Talking to Sudha Acharya, executive director of South Asian Council for Social Services (SACSS) was a revelation of sorts. With such amicability in her demeanor and a burning fervor for her mission, it’s hard not to feel her purpose in your own bones, too. Her 35 years of active work in the community tells a story of grueling work towards betterment of the South Asian immigrant population and ensuring their basic needs to food and information don’t go unrepresented.
Acharya has served in the city and state level health coalitions, and held many leadership positions. These include being president of the Federation of Indian Associations of New York, New Jersey and Connecticut (FIA), and chair of the Board of Trustees of the National Federation of Indian American Associations (NFIA).
“When we came to the US, it was mostly professionals, doctors, and academicians,” Acharya says. “Indians may not have been the model community just yet, but we were a well settled one. But with time we realized that is a myth. There is a lot of poverty among immigrants and if you don’t know English, your ability to work becomes limited, too. Especially for seniors, who feel isolated and depressed, food security and senior support is so important.” She also focuses on drawing attention to the lack of proper knowledge and awareness about available benefits, such as Medicaid and other preventive health services, that they are eligible for.
According to Acharya, to be able to assist, one must be able to connect with those who need it. “When people identify you as a part of their own community and realize that you know them culturally, they begin to trust you,” she says. “Our staff speaks 18 languages, 12 of those being South Asian. If one family comes out satisfied, they spread the word. And that’s how we grow. This year, we have already assisted 30,000 families.”
“We provide case management, counseling and emotional health as well,” Acharya says. “For seven of our seniors who lost their spouses we started a grief support group. We all know how hard it is to navigate health insurance here, so that’s where we guide them.”
Lack of legal information again is a stumbling block Acharya and her team address.
“We have the support of council members who help us with information and legal issues and provide citizenship and immigration related advice,” she says.
Acharya still struggles with challenges that community service brings up. Acharya gives the example of an experience with an old cancer survivor.
“We took her to the food pantry we had at the time, but she could not find anything that she could eat,” Acharya says. “Being Telugu and having undergone chemotherapy, she had specific food needs. That got us thinking.”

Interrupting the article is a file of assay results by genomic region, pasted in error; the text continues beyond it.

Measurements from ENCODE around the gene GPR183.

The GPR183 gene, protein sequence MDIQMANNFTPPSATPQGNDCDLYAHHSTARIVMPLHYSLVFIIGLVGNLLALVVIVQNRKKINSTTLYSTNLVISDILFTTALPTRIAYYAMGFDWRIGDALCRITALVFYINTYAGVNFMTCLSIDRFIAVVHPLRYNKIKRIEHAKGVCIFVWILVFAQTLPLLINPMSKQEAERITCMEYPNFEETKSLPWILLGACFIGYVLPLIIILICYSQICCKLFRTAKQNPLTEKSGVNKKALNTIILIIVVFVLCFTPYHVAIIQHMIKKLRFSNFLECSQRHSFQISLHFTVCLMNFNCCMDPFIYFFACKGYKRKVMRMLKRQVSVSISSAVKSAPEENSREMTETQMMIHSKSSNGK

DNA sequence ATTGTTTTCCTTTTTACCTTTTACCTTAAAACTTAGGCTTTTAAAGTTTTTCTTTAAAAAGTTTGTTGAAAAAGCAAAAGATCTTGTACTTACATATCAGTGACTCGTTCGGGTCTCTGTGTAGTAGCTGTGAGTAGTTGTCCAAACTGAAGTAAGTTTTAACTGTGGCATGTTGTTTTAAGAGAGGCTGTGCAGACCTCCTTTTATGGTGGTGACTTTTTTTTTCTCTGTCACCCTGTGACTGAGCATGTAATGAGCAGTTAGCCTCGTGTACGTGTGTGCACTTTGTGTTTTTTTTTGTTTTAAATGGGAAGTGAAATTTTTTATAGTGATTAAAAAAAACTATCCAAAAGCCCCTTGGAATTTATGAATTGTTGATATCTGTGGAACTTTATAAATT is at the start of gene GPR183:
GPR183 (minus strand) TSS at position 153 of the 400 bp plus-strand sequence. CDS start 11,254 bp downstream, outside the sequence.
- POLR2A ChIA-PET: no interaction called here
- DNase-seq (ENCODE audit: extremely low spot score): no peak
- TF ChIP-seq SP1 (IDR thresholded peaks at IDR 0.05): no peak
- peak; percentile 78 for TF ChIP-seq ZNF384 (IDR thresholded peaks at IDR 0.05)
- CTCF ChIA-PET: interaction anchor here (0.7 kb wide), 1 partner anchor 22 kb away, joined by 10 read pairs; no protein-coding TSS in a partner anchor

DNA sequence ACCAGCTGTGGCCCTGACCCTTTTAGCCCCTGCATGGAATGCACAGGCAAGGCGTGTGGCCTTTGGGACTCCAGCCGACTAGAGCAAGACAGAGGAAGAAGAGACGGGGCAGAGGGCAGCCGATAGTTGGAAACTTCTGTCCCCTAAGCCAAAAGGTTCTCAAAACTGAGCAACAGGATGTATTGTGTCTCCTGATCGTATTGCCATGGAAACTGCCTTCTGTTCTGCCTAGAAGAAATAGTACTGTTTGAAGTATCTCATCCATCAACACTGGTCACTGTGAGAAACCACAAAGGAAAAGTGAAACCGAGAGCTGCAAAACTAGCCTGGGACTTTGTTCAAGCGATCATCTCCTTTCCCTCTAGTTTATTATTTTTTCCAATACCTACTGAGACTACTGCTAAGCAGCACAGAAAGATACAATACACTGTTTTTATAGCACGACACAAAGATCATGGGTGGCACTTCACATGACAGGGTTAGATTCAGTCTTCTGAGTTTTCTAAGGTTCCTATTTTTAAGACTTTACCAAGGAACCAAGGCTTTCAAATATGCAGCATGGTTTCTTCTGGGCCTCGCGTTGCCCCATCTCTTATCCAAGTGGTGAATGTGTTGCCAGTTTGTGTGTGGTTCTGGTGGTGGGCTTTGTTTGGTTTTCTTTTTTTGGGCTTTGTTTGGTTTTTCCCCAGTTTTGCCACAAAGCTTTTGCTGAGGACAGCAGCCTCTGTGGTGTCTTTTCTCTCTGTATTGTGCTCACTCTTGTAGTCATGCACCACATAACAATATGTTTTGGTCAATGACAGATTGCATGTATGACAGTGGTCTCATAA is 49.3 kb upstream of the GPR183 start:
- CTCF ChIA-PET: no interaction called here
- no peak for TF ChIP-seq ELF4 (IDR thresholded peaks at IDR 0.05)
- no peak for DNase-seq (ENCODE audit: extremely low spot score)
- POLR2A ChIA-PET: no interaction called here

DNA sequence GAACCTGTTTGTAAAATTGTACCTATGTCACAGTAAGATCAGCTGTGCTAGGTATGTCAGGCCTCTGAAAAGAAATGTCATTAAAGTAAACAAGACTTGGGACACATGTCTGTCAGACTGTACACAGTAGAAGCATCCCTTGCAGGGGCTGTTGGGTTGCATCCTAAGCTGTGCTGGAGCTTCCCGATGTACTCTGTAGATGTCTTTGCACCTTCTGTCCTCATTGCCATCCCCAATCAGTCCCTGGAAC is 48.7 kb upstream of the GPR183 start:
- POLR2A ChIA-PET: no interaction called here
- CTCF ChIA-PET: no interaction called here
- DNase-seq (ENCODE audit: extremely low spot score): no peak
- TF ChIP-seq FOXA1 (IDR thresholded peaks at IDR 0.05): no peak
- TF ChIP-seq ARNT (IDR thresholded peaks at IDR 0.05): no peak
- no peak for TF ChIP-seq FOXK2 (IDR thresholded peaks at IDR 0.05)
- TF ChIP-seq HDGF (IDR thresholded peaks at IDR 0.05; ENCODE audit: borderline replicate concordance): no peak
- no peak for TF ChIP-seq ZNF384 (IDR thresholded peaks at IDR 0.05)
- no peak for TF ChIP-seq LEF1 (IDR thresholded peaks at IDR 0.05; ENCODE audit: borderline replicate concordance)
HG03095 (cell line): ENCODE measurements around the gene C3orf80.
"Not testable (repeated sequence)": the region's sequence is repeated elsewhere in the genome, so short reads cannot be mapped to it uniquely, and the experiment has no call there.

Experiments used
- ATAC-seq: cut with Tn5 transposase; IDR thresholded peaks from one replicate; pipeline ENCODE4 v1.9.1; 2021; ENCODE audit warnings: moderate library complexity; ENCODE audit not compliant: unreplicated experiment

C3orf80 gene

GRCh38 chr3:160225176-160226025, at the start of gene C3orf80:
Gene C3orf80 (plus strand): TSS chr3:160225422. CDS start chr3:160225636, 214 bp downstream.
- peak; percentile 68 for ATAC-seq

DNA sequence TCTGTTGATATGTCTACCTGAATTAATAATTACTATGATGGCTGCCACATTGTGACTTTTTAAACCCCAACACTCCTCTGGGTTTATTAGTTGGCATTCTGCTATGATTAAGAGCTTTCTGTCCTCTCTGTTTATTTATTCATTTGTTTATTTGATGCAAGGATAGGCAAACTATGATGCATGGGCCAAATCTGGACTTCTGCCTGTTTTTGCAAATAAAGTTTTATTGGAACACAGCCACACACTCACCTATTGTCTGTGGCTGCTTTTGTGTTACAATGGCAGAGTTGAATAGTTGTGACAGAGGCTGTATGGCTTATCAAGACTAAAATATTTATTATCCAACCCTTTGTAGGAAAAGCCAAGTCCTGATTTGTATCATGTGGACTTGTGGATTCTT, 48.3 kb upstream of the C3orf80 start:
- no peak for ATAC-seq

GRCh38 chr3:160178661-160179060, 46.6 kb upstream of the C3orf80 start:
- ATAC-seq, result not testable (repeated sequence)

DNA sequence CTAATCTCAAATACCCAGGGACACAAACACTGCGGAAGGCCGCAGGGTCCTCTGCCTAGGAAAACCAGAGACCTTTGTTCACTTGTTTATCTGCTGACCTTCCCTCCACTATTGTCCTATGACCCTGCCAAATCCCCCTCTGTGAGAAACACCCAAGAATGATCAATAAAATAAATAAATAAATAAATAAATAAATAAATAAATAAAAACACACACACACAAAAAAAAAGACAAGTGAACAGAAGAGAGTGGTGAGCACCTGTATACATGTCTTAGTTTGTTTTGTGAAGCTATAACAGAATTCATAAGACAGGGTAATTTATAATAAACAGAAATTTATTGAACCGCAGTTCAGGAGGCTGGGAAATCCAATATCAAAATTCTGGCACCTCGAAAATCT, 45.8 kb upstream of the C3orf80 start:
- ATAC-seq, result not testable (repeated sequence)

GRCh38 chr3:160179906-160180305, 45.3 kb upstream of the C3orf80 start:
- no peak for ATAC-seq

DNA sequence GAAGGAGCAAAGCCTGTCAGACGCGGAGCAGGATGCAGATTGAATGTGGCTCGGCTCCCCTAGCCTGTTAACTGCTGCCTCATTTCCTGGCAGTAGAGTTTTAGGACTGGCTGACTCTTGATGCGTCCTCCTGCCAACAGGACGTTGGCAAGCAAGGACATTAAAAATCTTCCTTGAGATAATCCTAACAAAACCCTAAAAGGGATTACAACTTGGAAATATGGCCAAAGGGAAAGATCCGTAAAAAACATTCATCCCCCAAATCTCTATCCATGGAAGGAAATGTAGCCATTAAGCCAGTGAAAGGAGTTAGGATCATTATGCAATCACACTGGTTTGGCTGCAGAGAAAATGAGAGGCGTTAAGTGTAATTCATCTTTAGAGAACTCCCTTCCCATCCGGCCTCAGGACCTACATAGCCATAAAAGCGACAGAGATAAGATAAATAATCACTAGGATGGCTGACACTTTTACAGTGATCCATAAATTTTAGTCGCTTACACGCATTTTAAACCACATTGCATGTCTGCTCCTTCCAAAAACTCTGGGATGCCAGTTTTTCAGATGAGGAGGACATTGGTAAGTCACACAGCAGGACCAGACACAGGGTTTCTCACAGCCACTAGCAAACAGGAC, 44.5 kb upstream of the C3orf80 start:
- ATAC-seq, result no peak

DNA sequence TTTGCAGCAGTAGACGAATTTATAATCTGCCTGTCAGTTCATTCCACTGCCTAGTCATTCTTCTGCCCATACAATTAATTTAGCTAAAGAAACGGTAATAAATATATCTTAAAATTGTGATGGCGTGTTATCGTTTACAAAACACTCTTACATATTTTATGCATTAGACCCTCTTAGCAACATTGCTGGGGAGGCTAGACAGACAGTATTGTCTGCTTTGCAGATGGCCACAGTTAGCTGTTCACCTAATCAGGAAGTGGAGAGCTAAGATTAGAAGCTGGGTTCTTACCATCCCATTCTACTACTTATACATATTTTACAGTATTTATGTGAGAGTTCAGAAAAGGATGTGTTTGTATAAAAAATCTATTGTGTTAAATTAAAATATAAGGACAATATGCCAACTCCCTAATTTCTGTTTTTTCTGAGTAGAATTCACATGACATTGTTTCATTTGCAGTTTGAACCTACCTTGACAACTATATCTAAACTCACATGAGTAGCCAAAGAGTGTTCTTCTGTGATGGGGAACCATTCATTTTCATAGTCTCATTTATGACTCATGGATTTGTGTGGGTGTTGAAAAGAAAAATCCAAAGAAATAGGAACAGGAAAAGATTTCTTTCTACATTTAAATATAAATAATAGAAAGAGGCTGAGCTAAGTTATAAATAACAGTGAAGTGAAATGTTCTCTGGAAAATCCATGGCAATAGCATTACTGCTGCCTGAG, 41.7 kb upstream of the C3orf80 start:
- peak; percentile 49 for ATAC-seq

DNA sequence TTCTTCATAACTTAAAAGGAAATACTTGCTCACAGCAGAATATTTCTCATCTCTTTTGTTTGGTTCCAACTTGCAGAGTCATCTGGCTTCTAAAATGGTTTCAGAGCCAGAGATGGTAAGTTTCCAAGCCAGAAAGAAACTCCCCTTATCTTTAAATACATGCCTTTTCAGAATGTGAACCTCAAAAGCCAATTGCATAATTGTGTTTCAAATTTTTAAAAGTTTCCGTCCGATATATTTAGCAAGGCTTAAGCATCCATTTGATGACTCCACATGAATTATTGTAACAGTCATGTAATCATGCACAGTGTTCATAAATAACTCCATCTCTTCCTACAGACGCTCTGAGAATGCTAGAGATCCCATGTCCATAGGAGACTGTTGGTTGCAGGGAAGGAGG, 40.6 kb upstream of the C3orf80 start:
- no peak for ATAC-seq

In 2016, the group started a culturally inclusive and varied food pantry that could serve the different needs, like rice, dal and wheat flour for South Asian immigrants.
“We’ve grown since, but the challenge is to be able to get that food,” Acharya says. “Food banks don’t always have what desis eat. People have been kind with donation and it’s just a question of getting there,” she says.
Acharya’s work has of course not gone unnoticed. She has won the Union Square Award for her work at SACSS in 2003, the Pravasi Bhartiya Community Service Award from GOPIO in 2006, the India Abroad Gopal Raju Award for Community Service, and the Sri Vivekananda Award for Community Service in 2011. Acharya started her career as a project manager in what is now Verizon.
Her drive and zeal towards social welfare is the result of work done by her mother, who was also a social worker.
“Since I was a little girl, I followed her around,” Acharya says. “She was in the Social Welfare Board and started the Women’s Cooperative in our area in Karnataka. I would just follow her to villages and teach the young kid’s songs and direct plays for them. That’s what I grew up believing we do!”
She says the gratification of having made a difference in someone’s life keeps her going. She provided another example of that:
“We had an Afghan refugee once — undocumented, in poor health with no job and no money and barely eking out a living cleaning the house of the lady in whose basement she had found boarding. We helped her by finding a pharmacy that agreed to donate medicines to her. That smile on her face and others like her is what keeps us going.”
Acharya has represented the All-India Women’s Conference (AIWC) and a voluntary chair on the NGO Committee for the Status of Women for two terms, leading 200 organizations in consultative status with the United Nations.
“Women all over the world face the same problems, whether their country is developed or not,” Acharya says. “There is still the income disparity — of a woman’s 80 cents to a man’s dollar. And that lends a special feeling of comradery among women at these organizations.”
When she has the time, little as that is, Acharya loves diving into some science fiction and Greek mythology.
But Acharya’s main aim is to get the younger generation with their “ideas, commitment and temperament” to continue to be socially responsible.